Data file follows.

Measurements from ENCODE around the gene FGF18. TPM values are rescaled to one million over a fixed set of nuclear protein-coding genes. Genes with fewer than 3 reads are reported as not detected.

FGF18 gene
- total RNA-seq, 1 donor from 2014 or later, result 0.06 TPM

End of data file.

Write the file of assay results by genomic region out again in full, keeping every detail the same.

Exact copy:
Measurements from ENCODE around the gene FGF18. TPM values are rescaled to one million over a fixed set of nuclear protein-coding genes. Genes with fewer than 3 reads are reported as not detected.

FGF18 gene
- total RNA-seq, 1 donor from 2014 or later, result 0.06 TPM